powershell monitor if requests are occomulating under an appPoolRSS

6 replies

Last post Jun 02, 2020 07:31 PM by carehart

  • powershell monitor if requests are occomulating under an appPool

    Feb 08, 2020 08:50 AM|tamimh|LINK

    Hi

    our Dev team have 20 upplications under default website on IIS 10, Server 2012R2

    sometimes one of the applications is stuck.

    in IIS when I go to worker processes and click AppPoolname, I see under the stuck appPool many requests.

    I need to

    1. monitor if many requests are occomulating under an appPool

    2. recycle the problematic appPool.

    I only managed to do this partially using appcmd:

    appcmd.exe list requests | find /c /v ""
    

    I prefer working with powershell but could not find how to accomplish this.

    any suggestions?

  • Re: powershell monitor if requests are occomulating under an appPool

    Feb 08, 2020 11:00 PM|carehart|LINK

    If you're asking simply how in powershell to get that equivalent count of requests (which as you've written it is across all app pools), you can use simply:

    (Get-WebRequest).count

    And to recycle a given app pool, you can use simply:

    Restart-WebAppPool apppoolname

    And in case you or someone seeing this in the future wants to get that count for some GIVEN app pool, that can be done with:

    (Get-WebRequest -AppPool "poolname").count

    You could also list only those longer than a given duration, such as with this (for 5 seconds):

    (Get-WebRequest -AppPool "poolname" | where {$_.timeElapsed -gt 5000} ).count

    Hope that helps get you where you want to be.

    /charlie
  • Re: powershell monitor if requests are occomulating under an appPool

    Feb 09, 2020 06:03 AM|tamimh|LINK

    Thanks carehart
    I need to loop through each app pool and check if there are requests stuck.
    I will try it out
  • Re: powershell monitor if requests are occomulating under an appPool

    Feb 10, 2020 08:50 AM|Yuk Ding|LINK

    Hi tamimh,

    You could use this to get all IIS sites name.

    Get-ChildItem -Path IIS:\Sites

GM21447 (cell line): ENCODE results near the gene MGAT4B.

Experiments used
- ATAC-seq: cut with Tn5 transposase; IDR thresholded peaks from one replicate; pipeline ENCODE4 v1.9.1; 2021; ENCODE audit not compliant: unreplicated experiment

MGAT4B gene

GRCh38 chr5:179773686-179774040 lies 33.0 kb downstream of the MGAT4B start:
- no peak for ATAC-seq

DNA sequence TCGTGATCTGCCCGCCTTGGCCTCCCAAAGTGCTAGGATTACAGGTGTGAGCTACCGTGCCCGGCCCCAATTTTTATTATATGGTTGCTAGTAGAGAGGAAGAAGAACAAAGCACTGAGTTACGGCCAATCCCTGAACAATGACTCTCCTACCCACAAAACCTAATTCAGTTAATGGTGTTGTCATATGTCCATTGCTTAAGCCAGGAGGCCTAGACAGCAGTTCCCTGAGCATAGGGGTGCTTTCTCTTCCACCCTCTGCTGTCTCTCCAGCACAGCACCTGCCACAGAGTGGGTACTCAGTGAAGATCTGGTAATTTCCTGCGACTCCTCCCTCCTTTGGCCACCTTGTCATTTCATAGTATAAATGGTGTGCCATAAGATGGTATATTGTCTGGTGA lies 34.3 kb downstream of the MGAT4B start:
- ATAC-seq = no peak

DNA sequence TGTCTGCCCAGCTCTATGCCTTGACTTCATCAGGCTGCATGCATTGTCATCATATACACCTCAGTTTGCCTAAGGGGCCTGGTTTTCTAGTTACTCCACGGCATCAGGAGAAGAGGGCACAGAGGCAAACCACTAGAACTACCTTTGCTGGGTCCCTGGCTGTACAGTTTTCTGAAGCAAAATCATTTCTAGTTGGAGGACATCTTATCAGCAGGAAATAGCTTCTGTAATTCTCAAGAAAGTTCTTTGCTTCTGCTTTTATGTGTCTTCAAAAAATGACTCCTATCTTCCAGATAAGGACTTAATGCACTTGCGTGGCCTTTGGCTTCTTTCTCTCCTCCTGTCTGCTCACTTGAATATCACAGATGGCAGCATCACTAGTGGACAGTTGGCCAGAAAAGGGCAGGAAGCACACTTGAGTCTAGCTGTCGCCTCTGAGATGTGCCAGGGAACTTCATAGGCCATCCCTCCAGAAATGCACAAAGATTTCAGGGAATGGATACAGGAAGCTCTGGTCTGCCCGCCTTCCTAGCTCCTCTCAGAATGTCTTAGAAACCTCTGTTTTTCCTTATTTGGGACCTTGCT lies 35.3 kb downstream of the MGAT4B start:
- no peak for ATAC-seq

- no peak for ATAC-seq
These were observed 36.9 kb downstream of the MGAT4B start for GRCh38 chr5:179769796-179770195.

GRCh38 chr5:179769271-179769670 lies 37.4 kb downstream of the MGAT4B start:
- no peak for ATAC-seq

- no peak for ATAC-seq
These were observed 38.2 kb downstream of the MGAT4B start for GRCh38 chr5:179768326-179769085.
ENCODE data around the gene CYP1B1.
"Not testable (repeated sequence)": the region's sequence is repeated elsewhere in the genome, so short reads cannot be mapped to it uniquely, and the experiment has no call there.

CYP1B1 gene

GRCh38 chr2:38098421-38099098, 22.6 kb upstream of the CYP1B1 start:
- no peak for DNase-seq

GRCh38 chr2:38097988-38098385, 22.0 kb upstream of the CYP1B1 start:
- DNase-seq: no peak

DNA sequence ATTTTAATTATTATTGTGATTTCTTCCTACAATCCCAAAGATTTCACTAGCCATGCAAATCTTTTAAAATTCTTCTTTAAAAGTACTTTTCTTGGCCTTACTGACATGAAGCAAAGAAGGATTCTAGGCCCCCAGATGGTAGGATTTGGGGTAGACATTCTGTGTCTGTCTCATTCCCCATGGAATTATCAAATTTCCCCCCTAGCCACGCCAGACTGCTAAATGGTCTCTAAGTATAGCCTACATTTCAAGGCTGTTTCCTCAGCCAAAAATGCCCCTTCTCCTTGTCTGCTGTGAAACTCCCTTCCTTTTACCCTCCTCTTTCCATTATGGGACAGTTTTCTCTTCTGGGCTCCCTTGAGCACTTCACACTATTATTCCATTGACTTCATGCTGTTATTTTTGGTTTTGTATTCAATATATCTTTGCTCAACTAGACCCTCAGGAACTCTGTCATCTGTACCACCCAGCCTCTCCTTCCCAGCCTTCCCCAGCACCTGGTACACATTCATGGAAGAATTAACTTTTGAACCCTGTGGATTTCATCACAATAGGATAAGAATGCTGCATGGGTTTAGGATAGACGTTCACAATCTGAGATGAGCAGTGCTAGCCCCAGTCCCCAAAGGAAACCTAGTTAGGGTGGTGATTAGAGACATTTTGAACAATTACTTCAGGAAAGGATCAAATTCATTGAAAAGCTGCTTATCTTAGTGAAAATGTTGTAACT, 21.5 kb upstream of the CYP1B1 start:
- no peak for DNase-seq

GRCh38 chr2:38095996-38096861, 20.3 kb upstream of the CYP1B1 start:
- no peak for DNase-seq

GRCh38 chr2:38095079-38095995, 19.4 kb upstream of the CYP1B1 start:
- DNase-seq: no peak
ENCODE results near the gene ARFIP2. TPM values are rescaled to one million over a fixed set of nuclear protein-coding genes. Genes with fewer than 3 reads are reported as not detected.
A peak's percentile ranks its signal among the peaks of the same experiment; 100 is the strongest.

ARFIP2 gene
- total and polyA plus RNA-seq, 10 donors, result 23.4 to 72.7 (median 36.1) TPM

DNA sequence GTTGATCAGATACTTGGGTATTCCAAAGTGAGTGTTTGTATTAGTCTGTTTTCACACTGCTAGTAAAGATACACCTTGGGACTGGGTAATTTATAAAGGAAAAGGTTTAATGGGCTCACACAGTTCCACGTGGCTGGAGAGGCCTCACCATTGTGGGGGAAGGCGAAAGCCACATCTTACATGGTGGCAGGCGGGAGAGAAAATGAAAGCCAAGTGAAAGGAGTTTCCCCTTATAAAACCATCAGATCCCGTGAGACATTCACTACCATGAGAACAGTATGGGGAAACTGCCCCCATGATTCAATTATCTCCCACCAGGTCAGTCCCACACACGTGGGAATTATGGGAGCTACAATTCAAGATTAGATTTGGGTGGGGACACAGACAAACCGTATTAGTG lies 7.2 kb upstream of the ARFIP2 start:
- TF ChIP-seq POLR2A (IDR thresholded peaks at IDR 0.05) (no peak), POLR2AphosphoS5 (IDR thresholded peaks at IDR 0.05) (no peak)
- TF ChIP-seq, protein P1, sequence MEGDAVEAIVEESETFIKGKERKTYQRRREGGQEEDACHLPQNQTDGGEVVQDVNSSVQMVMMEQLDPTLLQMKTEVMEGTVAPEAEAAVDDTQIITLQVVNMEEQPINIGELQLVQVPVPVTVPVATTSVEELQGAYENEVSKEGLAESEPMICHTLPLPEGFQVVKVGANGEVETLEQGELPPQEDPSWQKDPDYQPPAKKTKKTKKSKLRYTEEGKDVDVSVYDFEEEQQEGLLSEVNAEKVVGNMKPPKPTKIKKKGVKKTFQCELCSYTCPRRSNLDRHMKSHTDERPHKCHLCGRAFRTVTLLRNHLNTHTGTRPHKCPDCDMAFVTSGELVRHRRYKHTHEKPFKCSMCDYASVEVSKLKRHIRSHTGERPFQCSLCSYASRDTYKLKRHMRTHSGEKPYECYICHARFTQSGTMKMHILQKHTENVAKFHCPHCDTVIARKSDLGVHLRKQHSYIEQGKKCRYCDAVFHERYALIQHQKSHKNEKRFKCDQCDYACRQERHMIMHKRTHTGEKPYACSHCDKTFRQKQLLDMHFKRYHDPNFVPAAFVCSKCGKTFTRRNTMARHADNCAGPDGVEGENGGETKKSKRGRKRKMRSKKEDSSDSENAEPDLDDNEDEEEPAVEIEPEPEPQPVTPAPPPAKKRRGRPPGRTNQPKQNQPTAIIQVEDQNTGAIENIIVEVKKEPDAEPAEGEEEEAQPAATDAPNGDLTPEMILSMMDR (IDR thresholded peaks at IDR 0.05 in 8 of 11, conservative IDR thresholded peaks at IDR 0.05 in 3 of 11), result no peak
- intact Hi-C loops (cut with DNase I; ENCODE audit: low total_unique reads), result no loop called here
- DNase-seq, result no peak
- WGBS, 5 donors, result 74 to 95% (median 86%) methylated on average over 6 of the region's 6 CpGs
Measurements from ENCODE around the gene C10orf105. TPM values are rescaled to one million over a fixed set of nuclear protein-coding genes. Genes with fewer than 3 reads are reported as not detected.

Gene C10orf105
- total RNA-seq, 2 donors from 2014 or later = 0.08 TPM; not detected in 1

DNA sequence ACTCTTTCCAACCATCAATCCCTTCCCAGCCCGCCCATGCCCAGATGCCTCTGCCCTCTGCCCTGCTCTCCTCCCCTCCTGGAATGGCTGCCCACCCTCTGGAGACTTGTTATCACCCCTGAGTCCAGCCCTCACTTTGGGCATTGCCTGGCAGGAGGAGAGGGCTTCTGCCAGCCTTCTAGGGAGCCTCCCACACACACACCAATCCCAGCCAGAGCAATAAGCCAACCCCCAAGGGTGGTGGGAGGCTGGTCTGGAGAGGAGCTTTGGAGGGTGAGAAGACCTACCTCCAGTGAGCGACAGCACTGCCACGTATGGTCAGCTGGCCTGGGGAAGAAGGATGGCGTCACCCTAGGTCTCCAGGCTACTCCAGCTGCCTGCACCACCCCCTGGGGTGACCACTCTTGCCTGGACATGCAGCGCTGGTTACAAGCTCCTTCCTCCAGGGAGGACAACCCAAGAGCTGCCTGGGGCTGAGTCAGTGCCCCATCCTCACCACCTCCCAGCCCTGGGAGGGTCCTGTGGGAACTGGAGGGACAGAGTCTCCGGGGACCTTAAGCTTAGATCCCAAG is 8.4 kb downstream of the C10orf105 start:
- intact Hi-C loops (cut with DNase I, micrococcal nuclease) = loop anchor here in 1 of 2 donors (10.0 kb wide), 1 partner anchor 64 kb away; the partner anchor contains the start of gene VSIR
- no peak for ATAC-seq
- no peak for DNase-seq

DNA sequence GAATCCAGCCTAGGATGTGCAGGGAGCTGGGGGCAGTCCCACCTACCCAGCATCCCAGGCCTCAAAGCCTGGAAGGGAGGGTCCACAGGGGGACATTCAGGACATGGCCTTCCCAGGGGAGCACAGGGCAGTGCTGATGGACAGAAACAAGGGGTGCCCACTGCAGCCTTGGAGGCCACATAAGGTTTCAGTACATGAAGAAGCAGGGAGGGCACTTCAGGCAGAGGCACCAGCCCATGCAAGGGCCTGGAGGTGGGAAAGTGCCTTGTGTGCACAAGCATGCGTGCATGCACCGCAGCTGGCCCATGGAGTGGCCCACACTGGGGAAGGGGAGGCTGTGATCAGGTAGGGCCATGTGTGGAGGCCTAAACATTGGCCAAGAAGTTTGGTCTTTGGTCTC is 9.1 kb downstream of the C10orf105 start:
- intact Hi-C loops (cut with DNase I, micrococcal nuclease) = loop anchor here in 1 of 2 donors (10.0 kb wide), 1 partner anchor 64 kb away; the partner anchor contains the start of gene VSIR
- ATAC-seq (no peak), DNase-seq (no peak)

Then you could monitor its request based on

    Get-WebRequest

    I think if you want to loop this, you could add this operation to task scheduler.

    Best Regards,

    Jokies Ding

    Yuk Ding

    MSDN Community Support
    Please remember to "Mark as Answer" the responses that resolved your issue.
  • Re: powershell monitor if requests are occomulating under an appPool

    Feb 12, 2020 09:06 AM|tamimh|LINK

    $pools = Get-IISAppPool
    foreach ($app in $pools) 
        { $app.Name +" :" + (Get-WebRequest).count }

    that gave me the desired request count. however it is very slow when there are many requests in the queue.

  • Re: powershell monitor if requests are occomulating under an appPool

    Mar 16, 2020 04:54 PM|carehart|LINK

    Hey Tamimh, there is a solution for that slowness you experience with the approach you are taking. And on the surface it's easy, but there are some gotchas to be aware of, with simple solutions, so this will read more like a blog post (and I will blog the info elsewhere, but didn't want to keep you waiting until I may do that).

    First, though, I'll clarify that I had been wanting to address your last comment, where you said that (and marked as "the answer" was not performing well). But sadly, once you marked it as the answer, the thread was locked and I could no longer reply. An admin here (rovistar) just kindly unlocked the thread for us.

    Background/intro

    So I had done more digging after you reported how the approach we had all taken (me, Duk, you) in response to your original question of how to do in PS what you did in appcmd. But yep, once you have MANY running (or queued requests), and perhaps across many app pools, that approach of using get-webrequest is not optimal.

    Instead, what you can do instead is leverage the perfmon counters available to track the count. There is good news/bad news with this.

    Easily getting a count of how many requests (if any) are running, across all app pools

    First the good news is that the count is fast--as indeed, it is JUST the count, via a perfmon metric that Windows is already running.

    And if you just want a count of requests (running or queued) across ALL app pools, the counter is this:  

    \W3SVC_W3WP(*)\Active Requests

    And you can get to that via PS with this:

    Get-Counter -Counter '\W3SVC_W3WP(*)\Active Requests'

    Trouble, if no app pools are running

    But this is where the "fun" (bad news) begins. First, note that if you run this when there are NO app pools having been instantiated (or they have quiesced for not having requests for the app pool timeout time), that will get an error. For example: